2) Avoid means-testing. This follows from number 1 above. Targeting public provision to low-income parents is unfair to middle-class families with dual earners who have a hard time making ends meet even if they are technically above eligibility standards based on a federal poverty line that is not adjusted for regional differences or for available family time.  Publicly-provided child care is not primarily a poverty-alleviation strategy, but an investment in human resources that will both reduce parental stress and increase economic productivity.

3) Emphasize quality. Expansion of child care and early education cannot succeed unless they deliver high quality care. This will require, among other things, better pay for child care workers. Integrating early education into our existing school system, as in the so-called PK-3 approach, would be a great idea. Note that the Canadian province of Quebec, which pioneered the approach now being proposed on the national level suffered from blow back about quality standards and effects on child outcomes.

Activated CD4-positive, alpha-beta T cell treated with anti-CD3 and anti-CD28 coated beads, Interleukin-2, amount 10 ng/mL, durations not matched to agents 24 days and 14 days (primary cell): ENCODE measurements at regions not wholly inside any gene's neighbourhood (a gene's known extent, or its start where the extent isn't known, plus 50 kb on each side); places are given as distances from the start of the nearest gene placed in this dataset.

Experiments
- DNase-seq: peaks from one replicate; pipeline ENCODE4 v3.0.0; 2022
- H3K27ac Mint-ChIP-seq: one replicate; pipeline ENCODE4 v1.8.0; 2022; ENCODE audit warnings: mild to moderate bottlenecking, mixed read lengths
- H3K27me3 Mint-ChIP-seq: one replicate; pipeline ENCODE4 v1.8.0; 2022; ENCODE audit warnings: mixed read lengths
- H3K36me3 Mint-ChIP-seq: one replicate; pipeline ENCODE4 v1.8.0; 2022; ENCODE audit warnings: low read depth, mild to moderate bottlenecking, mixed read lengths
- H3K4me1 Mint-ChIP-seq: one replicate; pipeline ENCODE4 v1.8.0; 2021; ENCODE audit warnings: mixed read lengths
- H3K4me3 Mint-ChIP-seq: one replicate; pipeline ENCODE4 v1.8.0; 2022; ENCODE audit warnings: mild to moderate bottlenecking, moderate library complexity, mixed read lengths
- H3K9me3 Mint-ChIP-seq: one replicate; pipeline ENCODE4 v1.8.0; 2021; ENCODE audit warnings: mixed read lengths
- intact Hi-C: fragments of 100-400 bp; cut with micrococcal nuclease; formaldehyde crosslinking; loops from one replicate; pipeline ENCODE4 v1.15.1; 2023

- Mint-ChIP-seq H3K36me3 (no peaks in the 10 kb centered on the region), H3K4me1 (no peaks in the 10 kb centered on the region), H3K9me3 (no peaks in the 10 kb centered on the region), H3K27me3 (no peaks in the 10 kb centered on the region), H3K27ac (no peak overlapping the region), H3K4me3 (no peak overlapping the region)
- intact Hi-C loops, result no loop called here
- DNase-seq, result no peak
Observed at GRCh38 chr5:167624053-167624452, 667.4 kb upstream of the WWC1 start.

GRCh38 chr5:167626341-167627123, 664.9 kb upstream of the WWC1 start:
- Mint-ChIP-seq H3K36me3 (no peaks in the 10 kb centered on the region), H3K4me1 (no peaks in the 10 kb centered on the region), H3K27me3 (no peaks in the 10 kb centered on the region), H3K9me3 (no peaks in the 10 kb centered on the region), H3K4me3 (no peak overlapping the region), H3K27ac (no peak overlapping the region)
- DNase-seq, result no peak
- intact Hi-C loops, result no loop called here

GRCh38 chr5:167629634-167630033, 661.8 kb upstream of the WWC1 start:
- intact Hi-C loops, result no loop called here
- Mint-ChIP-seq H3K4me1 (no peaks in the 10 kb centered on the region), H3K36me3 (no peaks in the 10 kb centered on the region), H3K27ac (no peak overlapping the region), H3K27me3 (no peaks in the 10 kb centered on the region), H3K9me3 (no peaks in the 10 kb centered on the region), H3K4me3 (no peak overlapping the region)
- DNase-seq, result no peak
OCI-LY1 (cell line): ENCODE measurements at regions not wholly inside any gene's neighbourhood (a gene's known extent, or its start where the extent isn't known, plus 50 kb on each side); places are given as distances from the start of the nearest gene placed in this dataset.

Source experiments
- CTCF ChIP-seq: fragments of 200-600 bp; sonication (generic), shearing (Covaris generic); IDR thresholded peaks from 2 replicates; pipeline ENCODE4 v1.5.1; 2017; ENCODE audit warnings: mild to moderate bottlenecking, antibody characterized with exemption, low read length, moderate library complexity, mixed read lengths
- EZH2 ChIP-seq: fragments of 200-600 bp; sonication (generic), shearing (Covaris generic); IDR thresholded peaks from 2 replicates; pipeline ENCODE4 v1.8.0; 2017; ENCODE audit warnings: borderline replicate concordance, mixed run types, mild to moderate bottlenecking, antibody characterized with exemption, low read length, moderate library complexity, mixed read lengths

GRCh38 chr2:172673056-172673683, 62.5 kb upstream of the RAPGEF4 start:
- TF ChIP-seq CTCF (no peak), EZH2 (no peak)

I also think it would be a good idea to package child care with other pro-family policies, including paid family and sick leaves from employment, reduction of pay/benefit penalties for part-time work and public recognition of the value of unpaid family care. Families need flexibility and those who leave paid employment in order to care for dependents should receive some compensation, such as credits for Social Security contributions. But this is a topic for another post…

3 comments on "Elect for Child Care"

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    Ann Ferguson